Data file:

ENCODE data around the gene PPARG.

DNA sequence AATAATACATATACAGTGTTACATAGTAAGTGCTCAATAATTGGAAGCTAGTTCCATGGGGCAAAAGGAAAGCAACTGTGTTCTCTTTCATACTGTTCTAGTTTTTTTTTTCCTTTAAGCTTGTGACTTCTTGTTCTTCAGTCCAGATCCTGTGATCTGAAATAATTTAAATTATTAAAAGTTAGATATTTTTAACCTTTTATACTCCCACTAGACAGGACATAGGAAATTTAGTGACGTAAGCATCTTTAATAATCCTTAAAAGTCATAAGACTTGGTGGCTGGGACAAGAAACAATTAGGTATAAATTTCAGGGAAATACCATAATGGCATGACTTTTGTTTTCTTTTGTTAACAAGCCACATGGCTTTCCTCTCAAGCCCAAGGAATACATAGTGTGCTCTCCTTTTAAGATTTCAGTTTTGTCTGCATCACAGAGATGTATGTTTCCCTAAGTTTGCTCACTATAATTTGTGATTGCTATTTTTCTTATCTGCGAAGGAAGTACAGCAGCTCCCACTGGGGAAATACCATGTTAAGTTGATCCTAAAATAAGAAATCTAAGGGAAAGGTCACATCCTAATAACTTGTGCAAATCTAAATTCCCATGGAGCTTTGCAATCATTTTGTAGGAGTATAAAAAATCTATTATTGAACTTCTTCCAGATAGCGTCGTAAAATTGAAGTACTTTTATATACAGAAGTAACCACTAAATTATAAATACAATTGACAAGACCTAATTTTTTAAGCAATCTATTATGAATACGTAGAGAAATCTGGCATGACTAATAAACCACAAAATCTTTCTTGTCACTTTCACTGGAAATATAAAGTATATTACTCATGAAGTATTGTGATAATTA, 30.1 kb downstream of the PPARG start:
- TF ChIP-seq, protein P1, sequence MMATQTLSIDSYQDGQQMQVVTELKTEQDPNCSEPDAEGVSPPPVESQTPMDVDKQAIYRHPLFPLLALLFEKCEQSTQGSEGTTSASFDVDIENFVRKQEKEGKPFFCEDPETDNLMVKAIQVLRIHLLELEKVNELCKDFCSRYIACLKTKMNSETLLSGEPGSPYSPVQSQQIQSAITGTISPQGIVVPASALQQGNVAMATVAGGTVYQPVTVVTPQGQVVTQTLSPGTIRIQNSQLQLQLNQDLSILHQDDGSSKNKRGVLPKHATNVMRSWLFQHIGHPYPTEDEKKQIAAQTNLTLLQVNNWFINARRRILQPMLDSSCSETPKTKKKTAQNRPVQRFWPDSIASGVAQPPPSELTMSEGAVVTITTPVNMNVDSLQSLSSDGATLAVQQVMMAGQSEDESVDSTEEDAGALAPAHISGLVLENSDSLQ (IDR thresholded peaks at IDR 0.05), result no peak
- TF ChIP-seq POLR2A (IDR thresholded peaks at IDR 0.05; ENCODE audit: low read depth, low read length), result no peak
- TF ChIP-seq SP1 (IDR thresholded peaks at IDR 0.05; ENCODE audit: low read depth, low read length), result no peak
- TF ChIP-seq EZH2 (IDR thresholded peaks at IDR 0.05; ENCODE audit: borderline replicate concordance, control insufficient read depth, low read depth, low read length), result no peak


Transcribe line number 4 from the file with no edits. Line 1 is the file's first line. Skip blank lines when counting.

- TF ChIP-seq POLR2A (IDR thresholded peaks at IDR 0.05; ENCODE audit: low read depth, low read length), result no peak